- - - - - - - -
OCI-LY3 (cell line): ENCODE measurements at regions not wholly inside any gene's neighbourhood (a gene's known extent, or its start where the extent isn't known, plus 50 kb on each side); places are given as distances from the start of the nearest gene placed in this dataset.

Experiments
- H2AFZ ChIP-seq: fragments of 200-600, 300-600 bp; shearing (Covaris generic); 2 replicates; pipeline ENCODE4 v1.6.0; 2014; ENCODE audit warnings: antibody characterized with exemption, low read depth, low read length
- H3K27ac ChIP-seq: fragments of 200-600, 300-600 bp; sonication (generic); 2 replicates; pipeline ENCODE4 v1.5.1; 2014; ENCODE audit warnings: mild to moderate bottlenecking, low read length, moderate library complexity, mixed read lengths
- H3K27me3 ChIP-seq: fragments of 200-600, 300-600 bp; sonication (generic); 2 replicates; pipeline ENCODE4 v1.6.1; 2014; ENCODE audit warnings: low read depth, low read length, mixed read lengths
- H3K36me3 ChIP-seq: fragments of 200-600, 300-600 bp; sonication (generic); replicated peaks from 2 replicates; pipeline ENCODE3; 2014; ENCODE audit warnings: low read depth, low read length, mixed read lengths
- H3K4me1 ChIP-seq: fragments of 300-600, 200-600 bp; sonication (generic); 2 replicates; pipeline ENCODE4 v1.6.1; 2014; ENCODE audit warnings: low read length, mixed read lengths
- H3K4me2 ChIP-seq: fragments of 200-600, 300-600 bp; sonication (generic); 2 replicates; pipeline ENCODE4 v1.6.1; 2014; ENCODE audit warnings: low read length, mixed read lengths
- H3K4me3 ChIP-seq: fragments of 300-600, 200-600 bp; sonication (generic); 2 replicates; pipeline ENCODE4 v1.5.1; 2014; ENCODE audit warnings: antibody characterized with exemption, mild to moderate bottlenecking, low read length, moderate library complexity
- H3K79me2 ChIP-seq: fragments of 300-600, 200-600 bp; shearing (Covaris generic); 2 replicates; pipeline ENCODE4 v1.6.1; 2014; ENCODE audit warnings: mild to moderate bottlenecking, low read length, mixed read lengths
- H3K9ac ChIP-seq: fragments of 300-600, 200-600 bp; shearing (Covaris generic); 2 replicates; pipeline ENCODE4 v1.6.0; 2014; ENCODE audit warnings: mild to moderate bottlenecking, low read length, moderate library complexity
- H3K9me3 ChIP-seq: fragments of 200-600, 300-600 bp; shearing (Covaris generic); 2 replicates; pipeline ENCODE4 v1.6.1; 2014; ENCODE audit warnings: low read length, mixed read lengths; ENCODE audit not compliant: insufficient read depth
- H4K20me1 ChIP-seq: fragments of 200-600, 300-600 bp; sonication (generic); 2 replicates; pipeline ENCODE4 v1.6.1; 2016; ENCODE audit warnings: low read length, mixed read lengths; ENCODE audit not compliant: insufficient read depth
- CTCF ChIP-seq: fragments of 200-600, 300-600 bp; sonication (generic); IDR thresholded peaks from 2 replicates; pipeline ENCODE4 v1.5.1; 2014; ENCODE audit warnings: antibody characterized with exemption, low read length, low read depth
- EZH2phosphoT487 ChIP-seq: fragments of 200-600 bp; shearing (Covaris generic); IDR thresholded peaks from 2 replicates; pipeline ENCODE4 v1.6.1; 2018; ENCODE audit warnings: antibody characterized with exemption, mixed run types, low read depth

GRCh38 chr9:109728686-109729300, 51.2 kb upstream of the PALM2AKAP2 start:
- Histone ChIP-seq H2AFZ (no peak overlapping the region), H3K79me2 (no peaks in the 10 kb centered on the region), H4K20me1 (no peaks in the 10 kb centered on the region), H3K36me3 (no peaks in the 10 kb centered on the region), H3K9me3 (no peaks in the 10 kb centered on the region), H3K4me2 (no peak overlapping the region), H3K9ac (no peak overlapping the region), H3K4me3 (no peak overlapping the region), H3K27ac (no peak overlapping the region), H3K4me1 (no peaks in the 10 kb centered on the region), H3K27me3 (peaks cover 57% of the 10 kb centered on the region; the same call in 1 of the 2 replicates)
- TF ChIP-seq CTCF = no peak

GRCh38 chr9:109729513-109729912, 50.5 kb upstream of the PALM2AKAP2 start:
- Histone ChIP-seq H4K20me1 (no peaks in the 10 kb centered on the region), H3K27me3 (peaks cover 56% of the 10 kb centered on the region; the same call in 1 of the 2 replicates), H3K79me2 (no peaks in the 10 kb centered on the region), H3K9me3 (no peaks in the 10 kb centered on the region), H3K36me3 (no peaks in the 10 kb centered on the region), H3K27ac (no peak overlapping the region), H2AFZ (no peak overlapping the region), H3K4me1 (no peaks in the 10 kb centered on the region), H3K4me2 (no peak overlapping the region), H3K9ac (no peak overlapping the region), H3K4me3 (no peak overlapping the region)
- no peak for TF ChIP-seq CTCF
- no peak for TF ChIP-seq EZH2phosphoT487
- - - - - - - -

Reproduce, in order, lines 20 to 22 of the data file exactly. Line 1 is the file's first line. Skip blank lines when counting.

- Histone ChIP-seq H4K20me1 (no peaks in the 10 kb centered on the region), H3K27me3 (peaks cover 56% of the 10 kb centered on the region; the same call in 1 of the 2 replicates), H3K79me2 (no peaks in the 10 kb centered on the region), H3K9me3 (no peaks in the 10 kb centered on the region), H3K36me3 (no peaks in the 10 kb centered on the region), H3K27ac (no peak overlapping the region), H2AFZ (no peak overlapping the region), H3K4me1 (no peaks in the 10 kb centered on the region), H3K4me2 (no peak overlapping the region), H3K9ac (no peak overlapping the region), H3K4me3 (no peak overlapping the region)
- no peak for TF ChIP-seq CTCF
- no peak for TF ChIP-seq EZH2phosphoT487